Police fail in bid to close Arches nightclub in Glasgow
Police have failed in a bid to have the Arches nightclub in Glasgow shut down.
They requested a closure order from Glasgow City Council's licensing board after a female clubber was found unconscious in the venue on Saturday.
The same night, officers also recorded 26 drug and alcohol-related incidents.
The licensing board rejected the police application after a lawyer for the Arches argued that a closure order was an inappropriate measure to deal with the areas of concern.
An emergency closure order was served by Police Scotland under the Licensing Scotland Act 2005.
An advocate for the Arches said this was only appropriate in relation to disorder and not into matters of alleged drug and alcohol-related incidents.
It was argued that these matters should be considered as part of a premises review procedure.
A premises review allows the licensing board wider scope for enforcement action which is judged against five conditions: preventing crime and disorder; securing public safety; preventing public nuisance; protecting and improving public health, and protecting children from harm.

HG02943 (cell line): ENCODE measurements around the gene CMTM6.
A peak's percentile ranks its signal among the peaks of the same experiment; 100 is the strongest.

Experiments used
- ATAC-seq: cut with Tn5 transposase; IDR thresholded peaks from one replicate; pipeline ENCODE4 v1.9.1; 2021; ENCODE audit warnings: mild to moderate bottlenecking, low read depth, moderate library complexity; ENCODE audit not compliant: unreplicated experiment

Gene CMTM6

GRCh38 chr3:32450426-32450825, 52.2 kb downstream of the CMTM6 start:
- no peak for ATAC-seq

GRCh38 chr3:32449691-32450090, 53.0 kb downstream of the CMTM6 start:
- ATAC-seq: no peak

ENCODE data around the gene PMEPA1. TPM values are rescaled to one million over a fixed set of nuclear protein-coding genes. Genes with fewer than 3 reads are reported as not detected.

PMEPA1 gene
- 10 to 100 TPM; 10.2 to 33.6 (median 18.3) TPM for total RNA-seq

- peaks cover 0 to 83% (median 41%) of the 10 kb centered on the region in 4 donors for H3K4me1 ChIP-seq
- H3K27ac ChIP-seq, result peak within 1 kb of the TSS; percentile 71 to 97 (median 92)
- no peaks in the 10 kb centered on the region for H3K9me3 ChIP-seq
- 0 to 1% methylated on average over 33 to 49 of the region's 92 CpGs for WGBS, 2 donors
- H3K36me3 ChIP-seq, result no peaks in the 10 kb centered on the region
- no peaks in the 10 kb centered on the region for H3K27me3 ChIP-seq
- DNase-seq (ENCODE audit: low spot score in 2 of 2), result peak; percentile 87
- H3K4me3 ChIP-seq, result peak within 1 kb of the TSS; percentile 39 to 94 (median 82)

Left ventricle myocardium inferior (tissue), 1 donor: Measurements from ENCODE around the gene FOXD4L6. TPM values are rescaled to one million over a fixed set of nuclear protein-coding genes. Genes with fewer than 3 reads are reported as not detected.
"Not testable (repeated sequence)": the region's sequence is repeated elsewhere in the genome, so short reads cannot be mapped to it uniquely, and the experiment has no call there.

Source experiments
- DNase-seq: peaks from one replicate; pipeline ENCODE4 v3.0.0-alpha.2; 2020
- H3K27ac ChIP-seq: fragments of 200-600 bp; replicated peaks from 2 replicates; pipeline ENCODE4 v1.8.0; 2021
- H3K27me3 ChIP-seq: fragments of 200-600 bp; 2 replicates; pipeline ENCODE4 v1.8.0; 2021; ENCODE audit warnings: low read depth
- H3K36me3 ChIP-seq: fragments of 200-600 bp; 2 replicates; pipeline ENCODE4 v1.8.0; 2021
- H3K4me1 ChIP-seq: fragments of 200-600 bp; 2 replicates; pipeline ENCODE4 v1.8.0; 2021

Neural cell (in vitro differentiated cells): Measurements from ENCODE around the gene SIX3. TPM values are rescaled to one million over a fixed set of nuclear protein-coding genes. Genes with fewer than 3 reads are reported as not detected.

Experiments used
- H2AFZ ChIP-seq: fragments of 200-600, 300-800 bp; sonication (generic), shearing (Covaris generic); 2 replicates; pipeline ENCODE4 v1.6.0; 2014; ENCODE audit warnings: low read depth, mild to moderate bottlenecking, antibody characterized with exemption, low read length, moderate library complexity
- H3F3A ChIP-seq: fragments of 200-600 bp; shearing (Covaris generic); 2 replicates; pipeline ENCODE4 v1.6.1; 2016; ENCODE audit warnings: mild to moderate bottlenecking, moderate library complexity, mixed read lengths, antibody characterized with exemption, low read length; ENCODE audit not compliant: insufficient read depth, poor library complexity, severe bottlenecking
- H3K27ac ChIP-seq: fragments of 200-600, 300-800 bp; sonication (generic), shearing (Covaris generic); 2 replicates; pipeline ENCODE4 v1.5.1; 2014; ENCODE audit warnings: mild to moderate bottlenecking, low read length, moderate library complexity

If the licensing board decides to take action over breaches of these conditions it can either issue a written warning, vary the terms of the licence, suspend the licence or revoke it.
Councillor Bill Butler, the licensing board chairman, said: "After considering a preliminary motion from the licensee, the board was not satisfied that the closure order procedure was appropriate in this case.
"However, we recognise the serious concerns being raised by Police Scotland in relation to these premises.
"If an application is made for a review of this premises' licence, it will be prioritised by the board and considered at the earliest opportunity."
Last year the Arches announced it was raising its minimum age for admission to 21 after the suspected drug-related death of a teenage girl who fell ill there but the over 18's policy was later reinstated.
Regane MacColl, 17, died after becoming ill at the club last February. Police linked her death to an ecstasy-like "Mortal Kombat" tablet.